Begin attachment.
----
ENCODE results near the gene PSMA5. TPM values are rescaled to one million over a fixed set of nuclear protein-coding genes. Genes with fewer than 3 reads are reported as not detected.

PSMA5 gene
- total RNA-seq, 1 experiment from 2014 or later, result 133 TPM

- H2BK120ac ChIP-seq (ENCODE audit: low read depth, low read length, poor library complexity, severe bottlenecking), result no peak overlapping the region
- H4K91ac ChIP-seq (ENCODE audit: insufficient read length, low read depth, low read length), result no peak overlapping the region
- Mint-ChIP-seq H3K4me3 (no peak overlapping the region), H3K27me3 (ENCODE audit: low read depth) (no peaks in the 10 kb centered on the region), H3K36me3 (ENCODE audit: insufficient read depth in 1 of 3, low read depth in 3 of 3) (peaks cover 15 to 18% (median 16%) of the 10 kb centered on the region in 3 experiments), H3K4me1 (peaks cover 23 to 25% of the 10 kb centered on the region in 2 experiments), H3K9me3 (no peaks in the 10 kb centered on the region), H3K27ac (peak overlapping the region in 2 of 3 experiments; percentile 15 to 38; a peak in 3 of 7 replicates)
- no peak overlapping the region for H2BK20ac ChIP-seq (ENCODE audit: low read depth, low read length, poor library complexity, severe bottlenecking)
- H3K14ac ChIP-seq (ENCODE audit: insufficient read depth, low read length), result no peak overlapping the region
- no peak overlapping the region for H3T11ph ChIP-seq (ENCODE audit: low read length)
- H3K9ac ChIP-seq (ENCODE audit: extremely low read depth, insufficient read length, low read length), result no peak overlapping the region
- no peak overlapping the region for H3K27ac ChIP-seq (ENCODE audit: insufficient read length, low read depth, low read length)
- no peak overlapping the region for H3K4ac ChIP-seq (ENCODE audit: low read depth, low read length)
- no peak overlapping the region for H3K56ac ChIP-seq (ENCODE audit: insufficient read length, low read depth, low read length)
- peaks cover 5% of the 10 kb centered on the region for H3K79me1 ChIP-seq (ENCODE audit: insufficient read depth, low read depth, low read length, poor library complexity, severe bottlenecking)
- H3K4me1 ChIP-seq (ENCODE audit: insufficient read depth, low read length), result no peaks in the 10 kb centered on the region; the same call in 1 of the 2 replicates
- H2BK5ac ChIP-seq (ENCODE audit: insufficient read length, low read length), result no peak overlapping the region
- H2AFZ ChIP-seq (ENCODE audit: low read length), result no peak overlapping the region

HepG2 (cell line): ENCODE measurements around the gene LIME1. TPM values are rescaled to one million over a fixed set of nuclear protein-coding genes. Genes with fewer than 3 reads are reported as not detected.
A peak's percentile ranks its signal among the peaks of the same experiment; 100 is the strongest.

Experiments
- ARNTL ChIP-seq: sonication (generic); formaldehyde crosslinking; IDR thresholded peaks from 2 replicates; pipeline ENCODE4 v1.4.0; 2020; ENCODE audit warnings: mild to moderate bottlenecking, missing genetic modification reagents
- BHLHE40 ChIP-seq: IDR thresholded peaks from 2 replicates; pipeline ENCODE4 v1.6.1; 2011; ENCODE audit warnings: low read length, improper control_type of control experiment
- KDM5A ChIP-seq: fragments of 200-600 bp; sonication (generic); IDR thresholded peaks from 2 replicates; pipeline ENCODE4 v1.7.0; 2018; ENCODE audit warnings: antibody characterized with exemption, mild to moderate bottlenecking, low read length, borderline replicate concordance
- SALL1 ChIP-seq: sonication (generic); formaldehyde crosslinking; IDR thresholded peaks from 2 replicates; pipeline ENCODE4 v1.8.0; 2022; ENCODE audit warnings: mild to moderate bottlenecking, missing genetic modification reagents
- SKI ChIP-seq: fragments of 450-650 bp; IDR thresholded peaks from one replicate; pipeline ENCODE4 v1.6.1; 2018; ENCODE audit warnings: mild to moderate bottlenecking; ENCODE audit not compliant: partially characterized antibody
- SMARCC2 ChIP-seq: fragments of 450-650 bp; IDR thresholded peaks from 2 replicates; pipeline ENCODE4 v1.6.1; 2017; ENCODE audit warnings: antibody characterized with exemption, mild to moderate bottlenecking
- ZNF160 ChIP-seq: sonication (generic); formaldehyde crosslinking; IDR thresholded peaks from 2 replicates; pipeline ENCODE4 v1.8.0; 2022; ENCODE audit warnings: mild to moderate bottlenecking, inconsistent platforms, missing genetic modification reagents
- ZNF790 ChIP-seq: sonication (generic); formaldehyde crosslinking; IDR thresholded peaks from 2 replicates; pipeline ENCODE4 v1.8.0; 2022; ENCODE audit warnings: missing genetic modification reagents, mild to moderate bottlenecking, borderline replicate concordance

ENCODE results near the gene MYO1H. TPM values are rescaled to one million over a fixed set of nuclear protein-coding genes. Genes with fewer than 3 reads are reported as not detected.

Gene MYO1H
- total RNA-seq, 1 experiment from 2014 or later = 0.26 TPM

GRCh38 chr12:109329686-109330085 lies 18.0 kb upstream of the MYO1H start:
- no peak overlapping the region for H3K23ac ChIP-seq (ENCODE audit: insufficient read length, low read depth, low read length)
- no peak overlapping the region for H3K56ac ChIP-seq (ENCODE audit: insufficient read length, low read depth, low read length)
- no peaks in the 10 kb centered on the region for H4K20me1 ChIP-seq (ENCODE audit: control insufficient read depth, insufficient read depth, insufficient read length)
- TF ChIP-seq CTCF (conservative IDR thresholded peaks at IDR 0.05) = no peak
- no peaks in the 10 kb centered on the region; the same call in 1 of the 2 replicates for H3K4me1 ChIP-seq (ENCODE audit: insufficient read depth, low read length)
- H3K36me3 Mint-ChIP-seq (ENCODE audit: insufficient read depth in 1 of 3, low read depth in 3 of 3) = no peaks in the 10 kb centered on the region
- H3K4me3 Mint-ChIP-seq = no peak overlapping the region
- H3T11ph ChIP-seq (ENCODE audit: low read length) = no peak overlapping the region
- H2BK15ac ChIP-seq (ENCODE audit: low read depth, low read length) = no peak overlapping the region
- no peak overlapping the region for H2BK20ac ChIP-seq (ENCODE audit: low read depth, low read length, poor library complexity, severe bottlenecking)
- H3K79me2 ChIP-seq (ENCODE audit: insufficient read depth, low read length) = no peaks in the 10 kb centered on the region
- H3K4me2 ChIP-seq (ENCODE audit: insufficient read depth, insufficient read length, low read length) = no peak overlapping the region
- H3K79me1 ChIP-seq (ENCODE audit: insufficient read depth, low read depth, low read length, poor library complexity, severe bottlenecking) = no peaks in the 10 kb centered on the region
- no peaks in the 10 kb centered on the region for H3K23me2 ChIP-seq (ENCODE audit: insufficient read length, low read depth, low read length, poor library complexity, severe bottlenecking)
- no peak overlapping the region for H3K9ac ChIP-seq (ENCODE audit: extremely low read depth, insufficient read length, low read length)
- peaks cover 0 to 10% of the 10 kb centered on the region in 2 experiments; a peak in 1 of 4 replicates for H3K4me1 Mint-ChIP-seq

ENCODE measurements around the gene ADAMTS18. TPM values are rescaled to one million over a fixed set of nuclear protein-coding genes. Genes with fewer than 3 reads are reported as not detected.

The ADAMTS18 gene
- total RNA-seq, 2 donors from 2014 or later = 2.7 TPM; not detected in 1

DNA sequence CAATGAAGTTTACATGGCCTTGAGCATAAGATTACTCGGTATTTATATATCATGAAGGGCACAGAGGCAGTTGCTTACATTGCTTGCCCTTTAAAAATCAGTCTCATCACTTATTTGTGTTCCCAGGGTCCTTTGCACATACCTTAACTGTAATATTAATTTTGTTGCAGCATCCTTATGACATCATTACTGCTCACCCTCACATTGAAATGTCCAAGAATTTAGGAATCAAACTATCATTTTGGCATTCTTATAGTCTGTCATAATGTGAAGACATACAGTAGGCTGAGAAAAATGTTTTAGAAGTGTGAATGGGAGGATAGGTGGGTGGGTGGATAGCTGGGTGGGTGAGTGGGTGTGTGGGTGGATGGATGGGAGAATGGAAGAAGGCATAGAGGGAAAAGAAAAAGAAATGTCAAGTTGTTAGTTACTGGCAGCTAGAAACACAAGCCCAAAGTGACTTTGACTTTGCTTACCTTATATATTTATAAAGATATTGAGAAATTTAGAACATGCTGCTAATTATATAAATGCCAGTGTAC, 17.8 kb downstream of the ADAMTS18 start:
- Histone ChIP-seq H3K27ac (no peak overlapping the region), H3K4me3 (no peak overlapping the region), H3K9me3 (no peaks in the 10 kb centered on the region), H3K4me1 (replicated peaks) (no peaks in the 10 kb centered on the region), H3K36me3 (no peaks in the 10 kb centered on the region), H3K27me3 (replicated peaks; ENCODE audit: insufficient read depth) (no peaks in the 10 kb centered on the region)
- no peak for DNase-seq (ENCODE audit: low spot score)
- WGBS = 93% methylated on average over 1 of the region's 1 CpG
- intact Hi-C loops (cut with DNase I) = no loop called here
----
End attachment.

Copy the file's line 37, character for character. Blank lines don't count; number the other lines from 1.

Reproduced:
- no peaks in the 10 kb centered on the region; the same call in 1 of the 2 replicates for H3K4me1 ChIP-seq (ENCODE audit: insufficient read depth, low read length)